Course Hero. "Chronicle of a Death Foretold Study Guide." Course Hero. 31 May 2019. Web. 2 Mar. 2021. <https://www.coursehero.com/lit/Chronicle-of-a-Death-Foretold/>.
Course Hero. (2019, May 31). Chronicle of a Death Foretold Study Guide. In Course Hero. Retrieved March 2, 2021, from https://www.coursehero.com/lit/Chronicle-of-a-Death-Foretold/
(Course Hero, 2019)
Course Hero. "Chronicle of a Death Foretold Study Guide." May 31, 2019. Accessed March 2, 2021. https://www.coursehero.com/lit/Chronicle-of-a-Death-Foretold/.
Course Hero, "Chronicle of a Death Foretold Study Guide," May 31, 2019, accessed March 2, 2021, https://www.coursehero.com/lit/Chronicle-of-a-Death-Foretold/.
The book opens with an epigraph about falconry: "The pursuit of love is like falconry." Santiago Nasar is a falconer, and his fate may reflect the falcon's pursuit of prey. In the novella falconry even more closely represents fate and how arbitrary and lethal it might be.
People who own falcons train the birds to hunt and then enjoy a rather grisly spectacle. When the falcon is released, its owner watches as it soars upward searching for a bird it can snare in its talons. (This horrific scene mimics the death of Santiago.) The relevance to the novella is clear: Angela seems to pick Santiago's name out of thin air, the same way a falcon catches a bird in flight. It is his random, strange, and meaningless fate to be murdered just as it is the fate of the falcon's prey to be the one bird the predator grabs. There are references to falconry, and its lethal arbitrariness, in several places in the novella.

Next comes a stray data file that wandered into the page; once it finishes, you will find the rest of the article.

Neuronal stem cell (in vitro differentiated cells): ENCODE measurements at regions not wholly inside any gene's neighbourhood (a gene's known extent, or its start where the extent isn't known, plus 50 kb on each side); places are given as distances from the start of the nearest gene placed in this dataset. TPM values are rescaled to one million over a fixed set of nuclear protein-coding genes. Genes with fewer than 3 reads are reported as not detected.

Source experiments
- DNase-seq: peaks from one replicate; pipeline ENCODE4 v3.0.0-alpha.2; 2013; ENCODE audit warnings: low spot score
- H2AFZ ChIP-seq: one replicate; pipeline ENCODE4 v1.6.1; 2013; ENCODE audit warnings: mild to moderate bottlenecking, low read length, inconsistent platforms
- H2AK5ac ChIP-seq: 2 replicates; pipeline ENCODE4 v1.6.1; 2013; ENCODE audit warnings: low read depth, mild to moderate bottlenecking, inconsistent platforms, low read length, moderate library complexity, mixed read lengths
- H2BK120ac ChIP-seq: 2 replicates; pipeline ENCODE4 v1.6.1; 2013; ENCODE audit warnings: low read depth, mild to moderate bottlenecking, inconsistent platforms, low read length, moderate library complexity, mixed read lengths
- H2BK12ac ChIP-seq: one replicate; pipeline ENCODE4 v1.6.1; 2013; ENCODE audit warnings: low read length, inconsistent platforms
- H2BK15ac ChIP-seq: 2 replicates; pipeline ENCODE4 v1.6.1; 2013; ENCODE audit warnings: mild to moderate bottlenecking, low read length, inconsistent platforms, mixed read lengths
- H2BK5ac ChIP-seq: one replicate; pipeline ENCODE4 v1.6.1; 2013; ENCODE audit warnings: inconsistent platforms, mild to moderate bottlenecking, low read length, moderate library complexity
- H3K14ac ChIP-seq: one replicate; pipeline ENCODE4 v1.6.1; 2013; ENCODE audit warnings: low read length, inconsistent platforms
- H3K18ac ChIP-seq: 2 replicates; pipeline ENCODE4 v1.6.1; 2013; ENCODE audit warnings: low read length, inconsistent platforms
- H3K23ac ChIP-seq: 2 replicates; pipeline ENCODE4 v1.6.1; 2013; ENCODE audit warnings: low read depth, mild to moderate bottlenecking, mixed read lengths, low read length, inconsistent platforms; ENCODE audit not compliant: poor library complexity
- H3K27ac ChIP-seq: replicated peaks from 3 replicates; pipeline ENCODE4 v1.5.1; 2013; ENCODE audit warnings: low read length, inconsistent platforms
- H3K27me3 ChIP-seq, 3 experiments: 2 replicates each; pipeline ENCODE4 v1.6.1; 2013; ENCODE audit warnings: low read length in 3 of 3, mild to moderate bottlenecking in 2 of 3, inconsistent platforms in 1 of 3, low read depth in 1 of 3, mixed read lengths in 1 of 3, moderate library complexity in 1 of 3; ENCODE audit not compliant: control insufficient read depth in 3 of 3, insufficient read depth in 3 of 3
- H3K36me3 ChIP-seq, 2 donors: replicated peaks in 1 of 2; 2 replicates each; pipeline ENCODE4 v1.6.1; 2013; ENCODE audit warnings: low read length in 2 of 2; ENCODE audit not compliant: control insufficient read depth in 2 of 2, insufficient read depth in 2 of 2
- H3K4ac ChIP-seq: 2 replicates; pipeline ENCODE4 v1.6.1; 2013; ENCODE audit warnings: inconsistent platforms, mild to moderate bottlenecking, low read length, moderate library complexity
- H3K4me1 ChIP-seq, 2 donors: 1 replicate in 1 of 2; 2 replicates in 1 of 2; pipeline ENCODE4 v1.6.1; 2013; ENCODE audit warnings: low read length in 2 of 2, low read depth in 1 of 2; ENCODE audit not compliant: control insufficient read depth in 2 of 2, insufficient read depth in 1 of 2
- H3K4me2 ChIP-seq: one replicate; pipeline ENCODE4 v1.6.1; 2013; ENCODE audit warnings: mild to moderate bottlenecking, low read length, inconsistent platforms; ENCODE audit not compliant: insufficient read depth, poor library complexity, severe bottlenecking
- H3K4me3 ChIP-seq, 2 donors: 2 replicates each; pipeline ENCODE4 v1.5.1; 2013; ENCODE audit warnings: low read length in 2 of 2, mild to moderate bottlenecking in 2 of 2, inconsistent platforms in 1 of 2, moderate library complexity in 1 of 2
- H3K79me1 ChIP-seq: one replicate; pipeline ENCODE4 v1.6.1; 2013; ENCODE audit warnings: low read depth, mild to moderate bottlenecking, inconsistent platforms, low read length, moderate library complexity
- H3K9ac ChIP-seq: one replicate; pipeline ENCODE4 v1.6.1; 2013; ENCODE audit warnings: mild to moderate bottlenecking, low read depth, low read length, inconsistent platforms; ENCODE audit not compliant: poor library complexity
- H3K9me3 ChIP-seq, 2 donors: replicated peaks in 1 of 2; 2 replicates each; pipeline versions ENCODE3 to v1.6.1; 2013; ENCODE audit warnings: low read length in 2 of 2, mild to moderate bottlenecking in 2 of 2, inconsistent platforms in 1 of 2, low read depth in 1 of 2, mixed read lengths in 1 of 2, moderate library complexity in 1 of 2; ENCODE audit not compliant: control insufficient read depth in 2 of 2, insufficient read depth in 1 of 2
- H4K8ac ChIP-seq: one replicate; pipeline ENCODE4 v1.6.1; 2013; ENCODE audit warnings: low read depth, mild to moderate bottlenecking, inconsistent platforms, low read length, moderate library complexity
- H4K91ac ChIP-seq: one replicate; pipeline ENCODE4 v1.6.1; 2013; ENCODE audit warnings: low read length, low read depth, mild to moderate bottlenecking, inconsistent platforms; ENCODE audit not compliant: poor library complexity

The bishop symbolizes unattainable holiness and morality. These characteristics condemn him because he ignores these characteristics in his dealings with the townspeople. The bishop affects a religious superiority to the townspeople who, in his eyes, are so sinful they are unworthy of even the touch of his foot on town land. If, as the Church teaches, all men are sinners, it is the Church's role and responsibility to lead them in the path of righteousness, not to reject them and leave them to wallow in their spiritual darkness.
That the entire town turns out to see the bishop likely represents the hypocrisy of the populace. The townspeople go through the motions of religious observance and respect but then ignore its teachings and go about their mundane and sinful daily lives. It's as if they want to have as little to do with the bishop as he wants to have with them.
As symbols, elements of the natural world—especially flowers, birds, and trees—appear in the novella with situational irony (when what is expected to happen is the opposite of what happens). Flowers most often represent death or human detachment from brutal killing. Pedro Vicario and Pablo Vicario give their pigs the names of flowers, for this makes it easier for them to slaughter the pigs. It also serves to separate the slaughter of pigs from the slaughter of humans, although that connection is made in the novella. In other places in the story, flowers are referenced as key elements of funerals, or their scent makes a character think of death.
The symbolism of birds is more ambiguous. Most likely birds represent omens of ill fortune. In some cases, as in Santiago's dream, they are clearly an evil omen. That Santiago owns a falcon may represent this bird of prey as a bringer of arbitrary death.
Trees are also ambiguous and changing symbols, and they occur mainly in dreams. In some cases trees are good omens and are called "magnificent." In other cases they are seen as "ominous," as foreshadowing evil or tragedy.